That way, you could also obtain various combination of skills from various fields. And the materials for education should be prepared and made freely and publicly available for anyone, anytime. So you could access them if you want to learn about it yourself, no matter if you're pursuing career in that field or just satisfying your curiosity. In fact, these educational courses would use the same materials, but would prepare a structured programme for the students to help them guide through the materials and teachers who would help answer any questions, solve any problems and present the materials in case the student can't understand them him/herself.

As for the motivation, it would be actually completing some project, some goal, some tangible piece of work that would the employers require to hire in certain area. Once you would pick one (or think of one of your own), you would need to actually obtain some knowledge, skills and understanding in order to complete it, so you would either learn them on your own or sign up for an educational course. I want an emphasis on the learning, self-improving and more reliable presentation of your abilities, rather than bureaucracy around it.

I understand that this is large and complex topic and many aspects need to be thought through, but I believe that this system could work better than the current one in most aspects and benefit everyone.

Friday, September 21, 2012

So… I dropped out of college. And I’m glad that I did

Last few weeks were a bit hectic and interleaved with many thoughts about unknown and unsure future, because I decided to drop out of the university. Yes, decided. I didn’t drop out because it was too difficult for me, quite the opposite really. The exercises and project I did were scored perfect, even got an extra point, didn’t have any trouble with the material. So why would I drop out if I was handling it okay?

The answer is: because it was frustrating the hell out of me. I spent a lot of time working on school projects, travelling around, worrying about things, without really gaining anything that I didn’t already gain myself before or couldn’t gain on my own. I’m a chronic self-educated person, I love to learn and find out how things work, because I’m extremely curious about everything, how everything works and what are the reasons behind it.

So if I love learning, why on Earth (also Mercury, Venus, Mars, Jupiter, Saturn, Uranus, Neptune and even Pluto, although it’s not a planet anymore) would I leave college? Well… because it was slowing me down and annoying me. I can learn things myself. I’ve been doing it basically since my early childhood, by myself. I took various devices apart and used the parts to make my own “inventions”, I drew various machines, and I’ve read so many books when I was just a little kid.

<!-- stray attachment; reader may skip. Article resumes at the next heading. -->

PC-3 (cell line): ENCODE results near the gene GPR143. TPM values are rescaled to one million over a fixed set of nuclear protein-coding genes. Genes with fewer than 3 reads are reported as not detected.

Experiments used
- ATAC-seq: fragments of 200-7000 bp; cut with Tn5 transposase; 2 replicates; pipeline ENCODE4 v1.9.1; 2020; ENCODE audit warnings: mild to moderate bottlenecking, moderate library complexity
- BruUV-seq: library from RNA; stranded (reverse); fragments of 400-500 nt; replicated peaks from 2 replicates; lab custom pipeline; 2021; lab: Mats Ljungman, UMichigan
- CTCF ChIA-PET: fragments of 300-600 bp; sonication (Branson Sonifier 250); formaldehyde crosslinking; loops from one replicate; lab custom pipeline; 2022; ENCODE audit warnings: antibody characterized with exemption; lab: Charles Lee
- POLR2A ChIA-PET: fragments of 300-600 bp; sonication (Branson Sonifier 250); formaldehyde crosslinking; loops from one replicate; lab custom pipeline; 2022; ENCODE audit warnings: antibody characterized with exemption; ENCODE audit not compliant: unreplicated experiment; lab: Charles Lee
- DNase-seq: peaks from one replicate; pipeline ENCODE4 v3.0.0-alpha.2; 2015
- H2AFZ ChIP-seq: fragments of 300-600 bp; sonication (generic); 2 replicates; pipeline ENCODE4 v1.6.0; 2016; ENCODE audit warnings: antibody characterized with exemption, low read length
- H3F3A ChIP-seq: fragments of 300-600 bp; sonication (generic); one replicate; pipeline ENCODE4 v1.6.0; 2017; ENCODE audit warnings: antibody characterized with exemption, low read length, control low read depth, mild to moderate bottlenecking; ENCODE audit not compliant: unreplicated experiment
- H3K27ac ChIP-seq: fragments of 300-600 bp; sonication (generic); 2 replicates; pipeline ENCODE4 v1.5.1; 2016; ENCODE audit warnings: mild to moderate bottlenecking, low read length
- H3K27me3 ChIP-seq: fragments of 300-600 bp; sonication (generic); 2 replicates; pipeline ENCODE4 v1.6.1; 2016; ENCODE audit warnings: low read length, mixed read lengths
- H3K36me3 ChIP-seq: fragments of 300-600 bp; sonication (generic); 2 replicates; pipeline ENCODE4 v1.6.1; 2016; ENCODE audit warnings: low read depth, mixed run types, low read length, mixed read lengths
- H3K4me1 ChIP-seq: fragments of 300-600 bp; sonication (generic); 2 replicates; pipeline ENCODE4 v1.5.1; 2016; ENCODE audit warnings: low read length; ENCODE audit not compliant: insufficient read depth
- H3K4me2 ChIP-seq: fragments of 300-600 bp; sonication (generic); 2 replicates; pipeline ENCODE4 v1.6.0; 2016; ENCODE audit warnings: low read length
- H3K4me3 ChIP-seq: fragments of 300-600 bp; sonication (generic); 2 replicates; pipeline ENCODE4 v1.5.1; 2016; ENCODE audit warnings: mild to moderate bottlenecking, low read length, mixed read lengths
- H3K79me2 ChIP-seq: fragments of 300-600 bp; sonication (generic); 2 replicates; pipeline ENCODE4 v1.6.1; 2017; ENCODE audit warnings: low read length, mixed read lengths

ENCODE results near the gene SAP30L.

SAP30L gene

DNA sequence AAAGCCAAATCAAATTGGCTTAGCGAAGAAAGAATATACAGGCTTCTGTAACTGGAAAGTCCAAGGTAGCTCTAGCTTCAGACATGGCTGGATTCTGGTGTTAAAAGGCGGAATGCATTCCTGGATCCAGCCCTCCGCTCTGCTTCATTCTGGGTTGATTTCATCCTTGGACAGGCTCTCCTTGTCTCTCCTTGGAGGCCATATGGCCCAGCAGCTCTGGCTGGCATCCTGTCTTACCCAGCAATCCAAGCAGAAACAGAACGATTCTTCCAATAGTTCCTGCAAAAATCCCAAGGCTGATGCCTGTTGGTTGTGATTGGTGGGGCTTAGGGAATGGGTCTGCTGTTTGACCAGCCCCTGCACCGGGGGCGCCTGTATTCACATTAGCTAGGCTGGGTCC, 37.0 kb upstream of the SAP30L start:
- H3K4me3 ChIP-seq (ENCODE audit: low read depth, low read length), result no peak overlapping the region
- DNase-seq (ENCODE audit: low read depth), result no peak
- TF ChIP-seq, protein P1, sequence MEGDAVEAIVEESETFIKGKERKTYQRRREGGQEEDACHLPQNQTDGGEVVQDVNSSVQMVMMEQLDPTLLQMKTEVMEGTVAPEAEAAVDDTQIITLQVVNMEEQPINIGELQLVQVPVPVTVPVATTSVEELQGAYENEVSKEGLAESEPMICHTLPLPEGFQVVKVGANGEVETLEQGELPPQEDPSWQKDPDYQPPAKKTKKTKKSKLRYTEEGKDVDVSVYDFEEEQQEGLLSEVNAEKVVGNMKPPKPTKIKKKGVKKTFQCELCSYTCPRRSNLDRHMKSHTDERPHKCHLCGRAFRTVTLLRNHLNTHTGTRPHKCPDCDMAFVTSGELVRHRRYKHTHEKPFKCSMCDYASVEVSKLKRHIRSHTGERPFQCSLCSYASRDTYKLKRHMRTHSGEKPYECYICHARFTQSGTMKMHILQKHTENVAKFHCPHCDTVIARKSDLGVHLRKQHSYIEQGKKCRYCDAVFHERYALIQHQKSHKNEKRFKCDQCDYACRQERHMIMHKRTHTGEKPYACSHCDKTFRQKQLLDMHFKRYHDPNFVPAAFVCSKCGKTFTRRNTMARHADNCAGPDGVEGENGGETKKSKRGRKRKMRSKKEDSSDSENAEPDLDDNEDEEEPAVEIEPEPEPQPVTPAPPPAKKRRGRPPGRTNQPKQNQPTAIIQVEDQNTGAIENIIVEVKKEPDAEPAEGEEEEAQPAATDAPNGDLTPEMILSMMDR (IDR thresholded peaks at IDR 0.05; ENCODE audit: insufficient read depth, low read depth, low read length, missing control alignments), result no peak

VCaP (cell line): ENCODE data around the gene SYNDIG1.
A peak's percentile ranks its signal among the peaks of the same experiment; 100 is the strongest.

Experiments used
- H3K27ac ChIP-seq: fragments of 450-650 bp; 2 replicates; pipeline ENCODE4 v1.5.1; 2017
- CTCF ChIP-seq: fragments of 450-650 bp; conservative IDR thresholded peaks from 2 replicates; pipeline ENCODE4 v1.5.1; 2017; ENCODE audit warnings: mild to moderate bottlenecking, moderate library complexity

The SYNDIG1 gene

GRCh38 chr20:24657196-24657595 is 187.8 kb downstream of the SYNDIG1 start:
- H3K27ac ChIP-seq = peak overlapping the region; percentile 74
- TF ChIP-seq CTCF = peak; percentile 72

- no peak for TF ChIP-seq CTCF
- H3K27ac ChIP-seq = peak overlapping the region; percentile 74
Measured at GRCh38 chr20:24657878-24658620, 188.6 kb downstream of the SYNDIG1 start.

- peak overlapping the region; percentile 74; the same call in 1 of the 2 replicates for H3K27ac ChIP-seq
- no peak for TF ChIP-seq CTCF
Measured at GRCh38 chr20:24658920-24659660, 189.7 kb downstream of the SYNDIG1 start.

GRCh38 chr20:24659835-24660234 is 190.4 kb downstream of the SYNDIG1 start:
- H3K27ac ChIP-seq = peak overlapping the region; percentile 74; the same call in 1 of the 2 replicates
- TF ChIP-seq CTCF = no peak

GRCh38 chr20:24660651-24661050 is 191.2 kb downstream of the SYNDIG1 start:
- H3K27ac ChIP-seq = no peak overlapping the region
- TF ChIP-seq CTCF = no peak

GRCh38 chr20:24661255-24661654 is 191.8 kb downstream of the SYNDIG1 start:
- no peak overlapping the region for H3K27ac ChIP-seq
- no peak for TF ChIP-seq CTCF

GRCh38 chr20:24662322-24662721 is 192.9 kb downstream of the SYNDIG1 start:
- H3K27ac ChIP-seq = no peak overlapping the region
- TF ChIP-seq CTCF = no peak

However all the “official stuff” at college is just annoying, I don’t need it, I don’t like it, but I have to do it if I want to pass officially and get a degree. I have to do pointless projects that are thrown away after scoring them, I have to study stuff I already taught myself before, go to some exercises at predetermined times and spent a lot of time wandering from one place to another. Instead, I want to learn things I want and need how I want and use the newly gained skills on my own projects and ideas that are actually useful to me and/or others.

And that’s the reason why I dropped out. I don’t need the college, I don’t want it. What I need is knowledge and skills and I can get this on my own, in fact, I’ve already gathered many, so I’m able to work on various projects and turn many of my ideas into reality. I’ve simply chosen an alternative way to learn and satisfy my curiosity – on my own and this way makes me much happier, makes me feel much more free, comfortable and relaxed. I can finally work on my ideas in peace, instead of stressing out all the time, which is rather detrimental to everything.

So I’ve started a company, well still am in process of starting it and working on the first starter project, getting it ready to release and hopefully succeed. I know for sure that I’ll try to push and keep turning my ideas into reality, one after another (and maybe even in different order) no matter what, because I’m fueled by my passion for creating things and curiosity, not only about existing things, but also about how will the next crazy idea I get turn out.